New research finds that a newly discovered system that flushes waste from your brain is mostly active during sleep.
It’s no secret that too little shut-eye can drain your brain, but scientists haven’t fully understood why.
Now, a new study suggests that a good night’s sleep leaves you feeling sharp and refreshed because a newly discovered system that scrubs away neural waste is mostly active when you’re at rest.
It’s a revelation that could not only transform scientists’ fundamental understanding of sleep, but also point to new ways to treat disorders such as Alzheimer’s disease, which are linked to the accumulation of toxins in the brain.
“We have a cleaning system that almost stops when we are awake and starts when we sleep. It’s almost like opening and closing a faucet -- it’s that dramatic,” says Dr. Maiken Nedergaard, co-director of the Center for Translational Neuromedicine at the University of Rochester Medical Center.
Nedergaard is the lead author of the study published Thursday in the journal Science. She and her colleagues first reported last year their discovery of the brain’s unique waste removal system, dubbed the glymphatic system. It works like a neural trash truck, clearing away toxic by-products that build up when you’re awake.
The scientists had used two-photon microscopy — a new imaging technology that allows scientists to see deep inside living tissue — to peer into the brains of mice, which are remarkably similar to human brains.
They found that the glymphatic system pumps cerebral spinal fluid, CSF, through the spaces around the brain cells, flushing waste into the circulatory system, where it eventually makes its way to the liver.
Their latest research, also in mice, used the same technology to focus on the timing of the glymphatic system. The researchers discovered that during sleep brain cells contract, increasing the space between the cells by as much as 60 percent and allowing the spinal fluid to wash more freely through the brain tissue.
“This study shows that the brain has different functional states when asleep and when awake,” Nedergaard says. “In fact, the restorative nature of sleep appears to be the result of the active clearance of the by-products of neural activity that accumulate during wakefulness.”
The scientists found that the glymphatic system was almost 10 times more active during sleep than when awake.
“The brain has only limited energy at its disposal and it appears that it must choose between two different functional states — awake and aware or asleep and cleaning up,” Nedergaard said. “You can think of it like having a house party. You can either entertain guests or clean up the house, but you can’t really do both at the same time.”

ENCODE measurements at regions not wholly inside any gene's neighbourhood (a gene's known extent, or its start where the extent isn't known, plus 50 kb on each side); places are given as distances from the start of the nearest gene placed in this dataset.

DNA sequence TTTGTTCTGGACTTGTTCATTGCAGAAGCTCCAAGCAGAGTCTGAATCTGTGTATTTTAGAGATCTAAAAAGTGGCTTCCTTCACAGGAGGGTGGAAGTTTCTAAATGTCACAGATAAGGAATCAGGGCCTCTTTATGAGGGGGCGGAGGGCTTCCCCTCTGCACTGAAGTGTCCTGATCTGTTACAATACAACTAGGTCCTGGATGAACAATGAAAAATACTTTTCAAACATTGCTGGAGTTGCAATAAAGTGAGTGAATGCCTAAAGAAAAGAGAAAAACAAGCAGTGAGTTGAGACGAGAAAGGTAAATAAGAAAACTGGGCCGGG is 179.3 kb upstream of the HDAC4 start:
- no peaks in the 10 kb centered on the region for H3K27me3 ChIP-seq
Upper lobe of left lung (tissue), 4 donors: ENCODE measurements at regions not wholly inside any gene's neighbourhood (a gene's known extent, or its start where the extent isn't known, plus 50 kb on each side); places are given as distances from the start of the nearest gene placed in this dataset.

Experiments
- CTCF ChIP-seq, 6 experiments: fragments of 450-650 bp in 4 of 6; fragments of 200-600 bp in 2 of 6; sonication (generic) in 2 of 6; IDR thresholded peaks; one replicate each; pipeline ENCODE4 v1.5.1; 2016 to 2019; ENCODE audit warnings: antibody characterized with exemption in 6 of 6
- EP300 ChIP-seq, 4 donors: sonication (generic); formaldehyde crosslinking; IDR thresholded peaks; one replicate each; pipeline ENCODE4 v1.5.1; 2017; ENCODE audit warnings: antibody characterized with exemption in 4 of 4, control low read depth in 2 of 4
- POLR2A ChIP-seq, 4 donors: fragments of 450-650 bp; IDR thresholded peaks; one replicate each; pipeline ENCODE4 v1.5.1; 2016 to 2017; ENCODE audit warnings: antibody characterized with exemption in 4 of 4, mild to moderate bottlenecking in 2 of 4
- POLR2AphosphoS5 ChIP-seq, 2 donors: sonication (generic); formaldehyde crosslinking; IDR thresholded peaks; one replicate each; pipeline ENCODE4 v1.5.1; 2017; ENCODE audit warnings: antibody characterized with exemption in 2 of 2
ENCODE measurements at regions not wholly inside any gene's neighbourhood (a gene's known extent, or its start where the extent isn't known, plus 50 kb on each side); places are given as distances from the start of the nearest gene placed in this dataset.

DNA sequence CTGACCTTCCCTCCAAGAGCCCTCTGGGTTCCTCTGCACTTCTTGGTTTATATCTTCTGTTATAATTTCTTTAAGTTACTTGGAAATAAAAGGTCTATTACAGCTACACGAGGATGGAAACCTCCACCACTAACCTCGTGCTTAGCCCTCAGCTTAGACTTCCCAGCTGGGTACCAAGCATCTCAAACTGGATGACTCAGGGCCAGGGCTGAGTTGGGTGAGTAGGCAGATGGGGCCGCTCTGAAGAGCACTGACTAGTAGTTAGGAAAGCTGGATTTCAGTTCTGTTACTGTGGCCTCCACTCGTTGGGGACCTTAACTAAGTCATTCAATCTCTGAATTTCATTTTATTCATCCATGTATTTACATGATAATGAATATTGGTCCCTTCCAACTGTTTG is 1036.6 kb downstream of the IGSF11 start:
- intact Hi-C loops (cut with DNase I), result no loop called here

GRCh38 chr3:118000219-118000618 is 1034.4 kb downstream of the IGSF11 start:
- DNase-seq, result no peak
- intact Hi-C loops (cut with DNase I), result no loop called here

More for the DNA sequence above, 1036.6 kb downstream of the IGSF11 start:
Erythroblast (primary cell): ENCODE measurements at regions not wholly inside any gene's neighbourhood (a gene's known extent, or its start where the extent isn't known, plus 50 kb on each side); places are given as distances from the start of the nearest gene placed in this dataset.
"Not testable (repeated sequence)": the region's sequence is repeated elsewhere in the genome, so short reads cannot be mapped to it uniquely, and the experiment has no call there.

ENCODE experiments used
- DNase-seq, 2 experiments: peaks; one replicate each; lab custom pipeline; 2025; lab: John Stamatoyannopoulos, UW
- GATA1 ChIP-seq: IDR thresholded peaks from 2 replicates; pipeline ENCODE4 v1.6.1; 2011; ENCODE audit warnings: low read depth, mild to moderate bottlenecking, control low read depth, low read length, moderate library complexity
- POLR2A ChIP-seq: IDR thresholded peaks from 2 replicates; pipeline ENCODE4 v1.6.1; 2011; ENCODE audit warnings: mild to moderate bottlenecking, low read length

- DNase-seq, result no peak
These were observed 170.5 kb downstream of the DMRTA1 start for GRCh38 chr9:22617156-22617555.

One of the waste products of the brain is the protein amyloid-beta, which accumulates and forms plaques in the brains of Alzheimer’s patients. Researchers at Washington University in St. Louis had previously shown that levels of amyloid-beta in mice brains dropped during sleep because of a decrease in production of the protein.
“That was an observation that inspired our work,” says Nedergaard, “and we decided to look at clearance.”
Both lower production of amyloid-beta and faster clearance are likely key to lower levels of amyloid-beta during sleep, says Nedergaard. Her view is echoed by Dr. Yo-El Ju, a professor of neurology and a member of Washington University’s research team.
“Possibly there are both mechanisms working that produce the large variations between wake and sleep that we see,” says Ju.
Patients with diseases that cause progressive brain decline — Alzheimer’s, Parkinson’s and Lewy Body dementia — often sleep poorly. The diseases are also associated with the abnormal buildup of protein in the brain.
While researchers don’t yet know if these plaques are a cause or a result of neurodegenerative disease, the new insights about the way sleep clears waste from the brain could lead to new treatment approaches, according to both Ju and Nedergaard.
“In addition to trying to decrease the amount of amyloid-beta production, perhaps we can also try to increase the amount of clearance,” says Ju.
Nedergaard and colleagues are testing possible drugs in mice that could do that.
“Understanding how and when the brain activates the glymphatic system and clears waste is a critical first step in efforts to potentially modulate the system and make it work more efficiently,” Nedergaard says.
Research in humans has shown that levels of amyloid-beta decline during sleep, as it does in mice, but it’s not yet known if the mechanisms are the same as in mice.
“Those experiments in humans to measure both production and clearance during wake and sleep are ongoing. We don’t have the results yet,” says Ju.
JoNel Aleccia of NBC News contributed to this report.
First published October 17 2013, 11:18 AM